self-esteem

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self-esteem

 [self es-tēm´]
respect for or pride about oneself; see also self-esteem enhancement.
chronic low s.-e. a nursing diagnosis accepted by the North American Nursing Diagnosis Association, defined as a longstanding negative self-evaluation or feeling about one's own self or self-capabilities.
risk for situational low s.-e. a nursing diagnosis accepted by the North American Nursing Diagnosis Association, defined as being at risk for developing a negative perception of self-worth (situational low self-esteem).
situational low s.-e. a nursing diagnosis accepted by the North American Nursing Diagnosis Association, defined as a negative perception of self-worth in response to a current situation (specify).

self-esteem

(sĕlf′ĭ-stēm′)
n.
Pride in oneself; self-respect.

self-esteem1

the degree of worth and competence one attributes to oneself. See also self-concept.

self-esteem2

a nursing outcome from the Nursing Outcomes Classification (NOC) defined as personal judgment of self-worth. See also Nursing Outcomes Classification.

self-esteem

Self-worth Psychology The internalized sense of one's own worth
References in periodicals archive ?
Critique: Exceptionally well written, organized and presented, "Beyond Beauty: A Guide to Self-Love, Self-Confidence, Full Feminine Power" is an extraordinary, life-changing, life-enhancing read that is unreservedly recommended for personal reading lists, as well as both community and college/university library Self-Help/Self-Improvement collections.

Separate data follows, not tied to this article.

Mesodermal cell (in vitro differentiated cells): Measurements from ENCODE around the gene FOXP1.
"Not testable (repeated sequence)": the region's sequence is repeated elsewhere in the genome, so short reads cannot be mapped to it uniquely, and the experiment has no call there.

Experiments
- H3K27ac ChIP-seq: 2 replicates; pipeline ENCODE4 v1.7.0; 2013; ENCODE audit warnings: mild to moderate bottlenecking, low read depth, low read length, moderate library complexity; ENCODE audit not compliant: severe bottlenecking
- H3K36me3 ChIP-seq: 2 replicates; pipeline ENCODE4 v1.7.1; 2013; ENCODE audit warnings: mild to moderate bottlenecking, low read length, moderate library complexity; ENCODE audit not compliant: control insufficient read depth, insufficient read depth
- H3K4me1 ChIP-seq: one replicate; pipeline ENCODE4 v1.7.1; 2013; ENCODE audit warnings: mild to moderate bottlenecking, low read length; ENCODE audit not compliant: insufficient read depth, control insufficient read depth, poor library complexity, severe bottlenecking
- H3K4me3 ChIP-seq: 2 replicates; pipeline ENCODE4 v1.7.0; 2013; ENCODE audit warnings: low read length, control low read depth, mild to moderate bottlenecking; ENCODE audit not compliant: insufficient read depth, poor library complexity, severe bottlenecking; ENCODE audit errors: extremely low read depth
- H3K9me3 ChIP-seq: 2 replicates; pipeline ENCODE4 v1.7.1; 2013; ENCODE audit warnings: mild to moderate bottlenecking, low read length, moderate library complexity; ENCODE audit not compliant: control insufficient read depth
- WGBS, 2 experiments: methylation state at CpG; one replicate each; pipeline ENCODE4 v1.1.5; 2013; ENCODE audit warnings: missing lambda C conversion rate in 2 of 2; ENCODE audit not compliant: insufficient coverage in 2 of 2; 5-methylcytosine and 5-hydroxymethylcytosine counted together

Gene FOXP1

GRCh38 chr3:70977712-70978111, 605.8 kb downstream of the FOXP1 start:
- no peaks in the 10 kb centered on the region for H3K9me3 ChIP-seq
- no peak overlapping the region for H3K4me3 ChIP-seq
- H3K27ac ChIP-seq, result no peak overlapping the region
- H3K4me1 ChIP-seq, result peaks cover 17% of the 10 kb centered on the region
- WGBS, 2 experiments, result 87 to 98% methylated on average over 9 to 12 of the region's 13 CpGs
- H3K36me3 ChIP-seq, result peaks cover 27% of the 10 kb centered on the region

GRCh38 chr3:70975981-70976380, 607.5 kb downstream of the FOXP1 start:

Self-confidence is what academics call "domain-specific" - it may apply to certain areas of life, but not others.
Self-confidence is often the missing ingredient, holding back a person from developing meaningful relationships and enjoying personal and professional success.
Nurses' self-confidence and perceived benefit of family presence were statistically significant (p=0.
3% of the patients felt that their self-confidence was affected or decreased because of their cleft condition.
Competitive anxiety and self-confidence states are considered temporary alterations in an athlete's mental and physical being that can either enhance or inhibit athletic performance (Martens et al.
They are, for example, self-confidence in learning a subject, and liking the subject, which are both positively related to achievement (e.
Self-confidence in identification generally increased for most species with angler skill level.
In this respect, some have suggested that individuals' performance can be influenced by two main psychological variables including anxiety and self-confidence (Taylor, 1981).
Simulation-based teaching and learning strategies build self-confidence in nursing students by allowing them to practice assessment and critical thinking skills in a nonthreatening environment (Birkhoff & Donner, 2010).
PERSEVERANCE | IMAGINATION | SELF-CONFIDENCE | HUMOUR